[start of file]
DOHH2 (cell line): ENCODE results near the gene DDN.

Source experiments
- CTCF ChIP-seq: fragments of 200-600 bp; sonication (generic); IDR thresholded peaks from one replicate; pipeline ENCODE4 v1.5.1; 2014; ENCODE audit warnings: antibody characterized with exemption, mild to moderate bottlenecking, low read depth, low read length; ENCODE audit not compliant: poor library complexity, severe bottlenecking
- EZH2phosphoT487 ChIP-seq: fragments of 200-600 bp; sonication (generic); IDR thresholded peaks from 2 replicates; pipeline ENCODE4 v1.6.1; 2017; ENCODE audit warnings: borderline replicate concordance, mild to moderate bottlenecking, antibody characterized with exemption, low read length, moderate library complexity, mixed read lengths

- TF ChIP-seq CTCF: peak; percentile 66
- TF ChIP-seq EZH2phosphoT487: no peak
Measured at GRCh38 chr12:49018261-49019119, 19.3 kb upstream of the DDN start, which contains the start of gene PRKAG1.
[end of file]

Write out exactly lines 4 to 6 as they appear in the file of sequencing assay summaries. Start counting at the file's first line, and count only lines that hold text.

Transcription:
- EZH2phosphoT487 ChIP-seq: fragments of 200-600 bp; sonication (generic); IDR thresholded peaks from 2 replicates; pipeline ENCODE4 v1.6.1; 2017; ENCODE audit warnings: borderline replicate concordance, mild to moderate bottlenecking, antibody characterized with exemption, low read length, moderate library complexity, mixed read lengths

- TF ChIP-seq CTCF: peak; percentile 66
- TF ChIP-seq EZH2phosphoT487: no peak